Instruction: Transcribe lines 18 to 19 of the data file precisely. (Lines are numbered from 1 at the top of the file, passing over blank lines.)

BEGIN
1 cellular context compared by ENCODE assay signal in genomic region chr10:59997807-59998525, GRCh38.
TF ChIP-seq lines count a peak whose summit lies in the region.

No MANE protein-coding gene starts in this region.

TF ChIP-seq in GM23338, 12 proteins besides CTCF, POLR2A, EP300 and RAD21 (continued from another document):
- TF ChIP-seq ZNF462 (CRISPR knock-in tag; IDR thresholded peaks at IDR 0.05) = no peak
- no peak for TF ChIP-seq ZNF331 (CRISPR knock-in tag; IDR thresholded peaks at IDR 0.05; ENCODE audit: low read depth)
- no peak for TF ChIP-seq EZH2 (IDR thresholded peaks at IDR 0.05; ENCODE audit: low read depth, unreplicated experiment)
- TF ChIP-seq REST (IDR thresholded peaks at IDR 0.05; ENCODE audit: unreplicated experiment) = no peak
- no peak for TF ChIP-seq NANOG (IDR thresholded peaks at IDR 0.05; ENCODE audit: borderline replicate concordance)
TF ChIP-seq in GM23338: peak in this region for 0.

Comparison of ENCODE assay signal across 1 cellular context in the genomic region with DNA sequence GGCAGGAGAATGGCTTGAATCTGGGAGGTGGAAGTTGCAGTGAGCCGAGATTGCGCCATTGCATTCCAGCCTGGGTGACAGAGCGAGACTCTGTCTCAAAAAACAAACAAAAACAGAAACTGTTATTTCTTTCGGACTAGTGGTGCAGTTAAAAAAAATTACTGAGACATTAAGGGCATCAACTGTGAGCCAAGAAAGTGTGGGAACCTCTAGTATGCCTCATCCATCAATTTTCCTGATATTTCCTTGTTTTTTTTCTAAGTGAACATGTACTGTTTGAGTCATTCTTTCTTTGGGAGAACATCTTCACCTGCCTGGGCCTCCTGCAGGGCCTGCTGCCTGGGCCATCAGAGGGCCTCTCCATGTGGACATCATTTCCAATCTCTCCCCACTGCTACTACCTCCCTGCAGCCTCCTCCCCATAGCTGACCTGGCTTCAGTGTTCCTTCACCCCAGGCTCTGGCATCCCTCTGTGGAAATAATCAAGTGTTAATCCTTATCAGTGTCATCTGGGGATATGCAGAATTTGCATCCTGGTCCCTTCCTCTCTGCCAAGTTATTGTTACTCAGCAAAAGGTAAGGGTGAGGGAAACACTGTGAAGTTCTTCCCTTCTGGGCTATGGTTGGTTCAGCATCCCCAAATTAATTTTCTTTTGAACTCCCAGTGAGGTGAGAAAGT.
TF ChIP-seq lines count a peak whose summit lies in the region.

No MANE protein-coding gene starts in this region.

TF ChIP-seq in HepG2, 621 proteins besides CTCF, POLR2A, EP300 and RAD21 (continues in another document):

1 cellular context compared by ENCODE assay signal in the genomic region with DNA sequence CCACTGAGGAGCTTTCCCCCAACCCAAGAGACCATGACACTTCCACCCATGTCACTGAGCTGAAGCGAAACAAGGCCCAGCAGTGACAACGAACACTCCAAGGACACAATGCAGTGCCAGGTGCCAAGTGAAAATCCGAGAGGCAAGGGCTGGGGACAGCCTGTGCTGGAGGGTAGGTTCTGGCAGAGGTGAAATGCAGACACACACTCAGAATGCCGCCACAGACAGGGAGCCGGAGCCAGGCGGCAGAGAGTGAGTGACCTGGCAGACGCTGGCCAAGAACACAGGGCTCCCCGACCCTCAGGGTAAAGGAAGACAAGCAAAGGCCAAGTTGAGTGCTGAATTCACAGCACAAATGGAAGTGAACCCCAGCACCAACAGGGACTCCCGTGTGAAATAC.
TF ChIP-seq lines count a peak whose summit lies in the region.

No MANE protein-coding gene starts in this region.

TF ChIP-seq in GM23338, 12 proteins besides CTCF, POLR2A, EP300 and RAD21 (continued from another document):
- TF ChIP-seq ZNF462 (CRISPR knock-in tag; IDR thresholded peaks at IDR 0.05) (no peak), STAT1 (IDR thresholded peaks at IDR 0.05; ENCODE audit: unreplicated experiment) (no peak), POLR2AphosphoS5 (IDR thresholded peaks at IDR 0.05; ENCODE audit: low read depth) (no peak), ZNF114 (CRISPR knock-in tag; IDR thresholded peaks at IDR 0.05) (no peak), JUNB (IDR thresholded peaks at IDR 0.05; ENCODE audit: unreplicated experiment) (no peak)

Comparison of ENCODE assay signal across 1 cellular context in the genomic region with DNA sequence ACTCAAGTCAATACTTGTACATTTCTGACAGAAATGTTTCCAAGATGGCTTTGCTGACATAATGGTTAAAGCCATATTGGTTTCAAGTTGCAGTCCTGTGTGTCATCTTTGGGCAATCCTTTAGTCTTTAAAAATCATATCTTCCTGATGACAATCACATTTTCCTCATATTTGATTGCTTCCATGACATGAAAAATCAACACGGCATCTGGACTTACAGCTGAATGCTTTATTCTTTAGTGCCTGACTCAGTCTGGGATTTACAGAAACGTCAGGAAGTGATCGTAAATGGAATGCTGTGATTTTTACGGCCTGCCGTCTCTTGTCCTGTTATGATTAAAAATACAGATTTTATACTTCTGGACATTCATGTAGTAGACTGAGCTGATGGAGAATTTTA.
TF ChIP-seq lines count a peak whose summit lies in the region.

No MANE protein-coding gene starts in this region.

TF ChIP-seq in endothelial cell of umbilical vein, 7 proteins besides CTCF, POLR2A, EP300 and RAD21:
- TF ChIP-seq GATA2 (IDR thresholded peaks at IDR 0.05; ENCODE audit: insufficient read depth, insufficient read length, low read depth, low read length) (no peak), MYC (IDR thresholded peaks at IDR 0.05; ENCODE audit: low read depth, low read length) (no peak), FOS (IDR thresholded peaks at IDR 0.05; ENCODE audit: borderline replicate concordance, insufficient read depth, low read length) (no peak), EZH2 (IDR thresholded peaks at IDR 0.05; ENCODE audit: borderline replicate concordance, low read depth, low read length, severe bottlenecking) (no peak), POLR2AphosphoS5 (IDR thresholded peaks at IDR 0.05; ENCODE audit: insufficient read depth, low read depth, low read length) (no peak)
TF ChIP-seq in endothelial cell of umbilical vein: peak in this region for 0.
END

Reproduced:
TF ChIP-seq in GM23338, 12 proteins besides CTCF, POLR2A, EP300 and RAD21 (continued from another document):
- TF ChIP-seq ZNF462 (CRISPR knock-in tag; IDR thresholded peaks at IDR 0.05) (no peak), STAT1 (IDR thresholded peaks at IDR 0.05; ENCODE audit: unreplicated experiment) (no peak), POLR2AphosphoS5 (IDR thresholded peaks at IDR 0.05; ENCODE audit: low read depth) (no peak), ZNF114 (CRISPR knock-in tag; IDR thresholded peaks at IDR 0.05) (no peak), JUNB (IDR thresholded peaks at IDR 0.05; ENCODE audit: unreplicated experiment) (no peak)